Rather than the prisoner’s dilemma, Screaming Secrets is the philosopher’s dilemma. When a commitment-shy writer of philosophy, Antonio, discovers that he is terminally ill at his own birthday party, what should he do? Should he tell Monika, the woman he loves and who is desperate to marry him? Should he tell the father, Alessandro, who wants him to take over the family power business – leaks from which are the very thing that has caused his illness? These decisions are made still more difficult by the fact that Monika has been given an advance on a book deal by a lecherous publisher, Hugo, a man who Alessandro tries to pay to take on Antonio’s book. Add to this mix Antonio’s best friend, his doctor, who tries to persuade him of the merits of telling everyone, and a shrewish sister who is tortured by a belief that her father’s infidelity caused their mother’s heart attack and you have a lot to fit into a 90-minute one act play.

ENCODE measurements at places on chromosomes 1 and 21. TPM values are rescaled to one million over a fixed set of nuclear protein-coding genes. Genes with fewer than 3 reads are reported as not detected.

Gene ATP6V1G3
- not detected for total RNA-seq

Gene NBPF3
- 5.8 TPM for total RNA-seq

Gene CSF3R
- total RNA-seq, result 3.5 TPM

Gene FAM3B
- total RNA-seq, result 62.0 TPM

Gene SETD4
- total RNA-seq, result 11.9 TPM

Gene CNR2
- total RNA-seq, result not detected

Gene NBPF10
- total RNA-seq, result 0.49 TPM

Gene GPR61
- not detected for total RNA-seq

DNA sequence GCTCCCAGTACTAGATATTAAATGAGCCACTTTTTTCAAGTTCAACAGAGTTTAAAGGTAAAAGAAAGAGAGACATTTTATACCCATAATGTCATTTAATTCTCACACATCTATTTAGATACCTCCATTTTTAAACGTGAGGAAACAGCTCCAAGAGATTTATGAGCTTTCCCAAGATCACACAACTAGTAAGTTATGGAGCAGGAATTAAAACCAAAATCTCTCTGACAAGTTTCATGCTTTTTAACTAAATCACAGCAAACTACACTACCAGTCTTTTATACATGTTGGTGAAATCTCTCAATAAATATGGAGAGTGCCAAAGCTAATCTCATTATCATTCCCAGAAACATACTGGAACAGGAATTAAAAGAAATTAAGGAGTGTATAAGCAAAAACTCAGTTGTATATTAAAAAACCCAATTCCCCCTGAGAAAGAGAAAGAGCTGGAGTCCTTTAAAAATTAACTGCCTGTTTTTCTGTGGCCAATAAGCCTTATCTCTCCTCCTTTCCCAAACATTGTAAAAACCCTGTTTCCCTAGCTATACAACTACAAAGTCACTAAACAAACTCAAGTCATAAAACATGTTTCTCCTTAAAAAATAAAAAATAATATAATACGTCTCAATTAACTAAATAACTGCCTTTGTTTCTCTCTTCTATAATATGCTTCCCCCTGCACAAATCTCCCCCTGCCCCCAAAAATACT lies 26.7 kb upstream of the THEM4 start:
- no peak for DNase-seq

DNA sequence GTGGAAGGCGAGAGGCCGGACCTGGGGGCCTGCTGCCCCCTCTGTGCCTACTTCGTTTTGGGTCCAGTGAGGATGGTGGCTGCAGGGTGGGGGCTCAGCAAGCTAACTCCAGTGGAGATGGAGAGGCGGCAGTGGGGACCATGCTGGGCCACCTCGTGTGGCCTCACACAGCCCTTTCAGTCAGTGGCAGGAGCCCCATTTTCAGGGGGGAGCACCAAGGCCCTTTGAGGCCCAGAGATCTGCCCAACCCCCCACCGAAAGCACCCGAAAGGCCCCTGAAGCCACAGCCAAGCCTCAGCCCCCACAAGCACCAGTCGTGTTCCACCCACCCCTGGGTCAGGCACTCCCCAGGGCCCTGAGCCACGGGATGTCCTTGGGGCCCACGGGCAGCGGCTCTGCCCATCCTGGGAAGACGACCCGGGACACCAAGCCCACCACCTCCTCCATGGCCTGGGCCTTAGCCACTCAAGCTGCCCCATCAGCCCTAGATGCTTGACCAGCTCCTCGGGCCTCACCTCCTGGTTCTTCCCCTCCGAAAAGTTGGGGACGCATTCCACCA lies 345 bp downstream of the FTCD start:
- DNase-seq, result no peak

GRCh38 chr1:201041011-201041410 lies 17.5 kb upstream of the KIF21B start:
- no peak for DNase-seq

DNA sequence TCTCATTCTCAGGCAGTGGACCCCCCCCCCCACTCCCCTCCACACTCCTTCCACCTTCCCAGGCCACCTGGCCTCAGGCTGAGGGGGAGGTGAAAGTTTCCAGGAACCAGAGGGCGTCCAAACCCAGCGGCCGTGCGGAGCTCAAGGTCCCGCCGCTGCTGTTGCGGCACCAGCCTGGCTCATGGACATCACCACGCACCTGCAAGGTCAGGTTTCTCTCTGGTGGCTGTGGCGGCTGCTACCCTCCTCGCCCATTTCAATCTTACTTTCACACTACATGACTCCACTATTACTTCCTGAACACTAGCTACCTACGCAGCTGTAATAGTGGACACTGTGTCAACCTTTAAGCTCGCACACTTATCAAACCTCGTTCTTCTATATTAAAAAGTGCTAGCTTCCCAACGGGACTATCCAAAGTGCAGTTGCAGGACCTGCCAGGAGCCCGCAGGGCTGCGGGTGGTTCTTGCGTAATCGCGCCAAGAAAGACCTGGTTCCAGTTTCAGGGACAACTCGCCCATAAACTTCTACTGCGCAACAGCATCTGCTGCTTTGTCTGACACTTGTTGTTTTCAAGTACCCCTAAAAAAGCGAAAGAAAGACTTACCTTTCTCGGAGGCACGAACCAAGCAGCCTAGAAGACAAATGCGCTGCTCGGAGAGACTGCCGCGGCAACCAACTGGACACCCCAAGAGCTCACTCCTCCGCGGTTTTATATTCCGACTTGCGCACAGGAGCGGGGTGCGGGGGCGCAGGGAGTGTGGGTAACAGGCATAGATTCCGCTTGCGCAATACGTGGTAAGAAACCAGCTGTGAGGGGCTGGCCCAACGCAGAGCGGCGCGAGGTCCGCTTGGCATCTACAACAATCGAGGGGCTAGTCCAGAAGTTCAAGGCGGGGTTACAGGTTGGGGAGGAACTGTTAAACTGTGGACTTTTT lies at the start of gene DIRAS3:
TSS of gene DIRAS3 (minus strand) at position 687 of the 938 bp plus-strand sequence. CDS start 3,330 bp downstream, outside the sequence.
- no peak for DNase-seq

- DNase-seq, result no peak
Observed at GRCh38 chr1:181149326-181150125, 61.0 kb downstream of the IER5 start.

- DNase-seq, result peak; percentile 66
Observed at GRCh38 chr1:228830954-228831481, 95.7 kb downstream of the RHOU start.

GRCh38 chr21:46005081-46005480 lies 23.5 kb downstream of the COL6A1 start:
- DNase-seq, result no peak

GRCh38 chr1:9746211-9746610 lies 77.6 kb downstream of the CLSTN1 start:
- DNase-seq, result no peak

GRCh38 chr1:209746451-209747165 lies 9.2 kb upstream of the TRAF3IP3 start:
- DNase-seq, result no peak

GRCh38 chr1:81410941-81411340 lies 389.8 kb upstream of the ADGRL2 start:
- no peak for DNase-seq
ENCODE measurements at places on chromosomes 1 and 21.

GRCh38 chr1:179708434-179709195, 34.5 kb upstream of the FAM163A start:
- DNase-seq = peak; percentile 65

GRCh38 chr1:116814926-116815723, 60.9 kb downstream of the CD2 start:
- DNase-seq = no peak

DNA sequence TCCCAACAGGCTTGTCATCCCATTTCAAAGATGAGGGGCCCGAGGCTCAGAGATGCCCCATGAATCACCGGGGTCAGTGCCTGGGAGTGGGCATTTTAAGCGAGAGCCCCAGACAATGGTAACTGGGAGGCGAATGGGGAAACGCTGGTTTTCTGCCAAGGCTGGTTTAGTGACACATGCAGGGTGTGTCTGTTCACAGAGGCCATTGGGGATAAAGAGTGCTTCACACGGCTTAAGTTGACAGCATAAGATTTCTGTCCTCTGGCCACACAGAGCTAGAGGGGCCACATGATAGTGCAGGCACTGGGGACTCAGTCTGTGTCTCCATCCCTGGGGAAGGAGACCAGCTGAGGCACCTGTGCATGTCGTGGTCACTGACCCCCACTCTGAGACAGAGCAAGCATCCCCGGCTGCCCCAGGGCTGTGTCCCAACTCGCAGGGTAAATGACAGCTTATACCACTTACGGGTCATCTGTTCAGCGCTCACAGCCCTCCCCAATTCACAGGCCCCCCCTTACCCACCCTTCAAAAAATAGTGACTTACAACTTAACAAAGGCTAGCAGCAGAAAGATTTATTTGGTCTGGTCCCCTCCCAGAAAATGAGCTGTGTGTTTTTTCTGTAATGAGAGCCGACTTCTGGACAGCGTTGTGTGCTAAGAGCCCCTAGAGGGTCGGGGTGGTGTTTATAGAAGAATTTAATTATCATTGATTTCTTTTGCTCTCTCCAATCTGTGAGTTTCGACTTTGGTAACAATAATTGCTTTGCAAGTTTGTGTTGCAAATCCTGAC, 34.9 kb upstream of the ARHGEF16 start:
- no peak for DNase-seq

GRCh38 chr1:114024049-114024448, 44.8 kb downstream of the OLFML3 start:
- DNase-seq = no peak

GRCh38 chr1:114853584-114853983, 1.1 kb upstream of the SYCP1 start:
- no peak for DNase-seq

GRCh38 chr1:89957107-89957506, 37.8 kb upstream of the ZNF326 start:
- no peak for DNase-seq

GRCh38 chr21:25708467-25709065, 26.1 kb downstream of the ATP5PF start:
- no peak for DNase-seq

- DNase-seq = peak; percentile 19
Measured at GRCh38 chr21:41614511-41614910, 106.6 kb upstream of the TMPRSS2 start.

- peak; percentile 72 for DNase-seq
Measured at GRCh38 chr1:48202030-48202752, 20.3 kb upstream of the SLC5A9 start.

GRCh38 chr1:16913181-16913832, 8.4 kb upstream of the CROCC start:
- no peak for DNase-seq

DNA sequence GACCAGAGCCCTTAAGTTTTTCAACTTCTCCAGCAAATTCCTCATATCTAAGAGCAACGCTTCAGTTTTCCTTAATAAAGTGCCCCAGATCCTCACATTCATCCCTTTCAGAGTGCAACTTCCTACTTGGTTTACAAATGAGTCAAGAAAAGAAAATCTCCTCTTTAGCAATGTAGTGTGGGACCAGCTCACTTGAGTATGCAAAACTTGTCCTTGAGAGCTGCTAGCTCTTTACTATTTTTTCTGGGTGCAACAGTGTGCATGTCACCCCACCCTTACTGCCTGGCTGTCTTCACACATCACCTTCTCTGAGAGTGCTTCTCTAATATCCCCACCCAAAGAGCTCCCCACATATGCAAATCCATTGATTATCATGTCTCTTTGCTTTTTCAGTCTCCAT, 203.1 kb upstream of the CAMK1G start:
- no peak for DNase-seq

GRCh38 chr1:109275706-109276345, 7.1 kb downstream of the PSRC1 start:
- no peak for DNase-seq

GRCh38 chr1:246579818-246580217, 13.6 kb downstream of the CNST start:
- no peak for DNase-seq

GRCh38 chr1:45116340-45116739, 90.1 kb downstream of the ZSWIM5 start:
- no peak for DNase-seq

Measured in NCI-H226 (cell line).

The problem with Screaming Secrets is that it presents just too many opportunities for philosophical discourse. Set in 1975, Alexander Matthews wrote the play in 2001, but it feels like he wrote it for the students that he taught in the 1980s as an aid to theoretical understanding. The dialogue is so laden with weighty views on the meaning of life that it becomes hard for some of the characters, particularly Monica and Antonio, to be viewed as real personalities. Triana Terry does a fine job as Monika, helping us to understand why all the men in the play are besotted with her, and Jack Gordon as Antonio conveys the angst of a man facing his own mortality, but when they discuss, or dismiss, each other’s philosophical views it feels like we are being lectured, making the acting at times self conscious. The more flamboyant characterisations of the sister, Gina (Ilaria Amrogi) and the publisher, Hugo (Theo Devaney) work much better because the actors have scope to ham it up to create greater emphasis; although while Hugo’s quick fire puns start off being entertaining, they ultimately have a flippancy that grates with the general, more esoteric narrative of the play. Ultimately the play does have a tender and touching denouement that helps to justify the rather contrived context, but this is a play that is perhaps best seen as part of a course in philosophy rather than as standalone entertainment.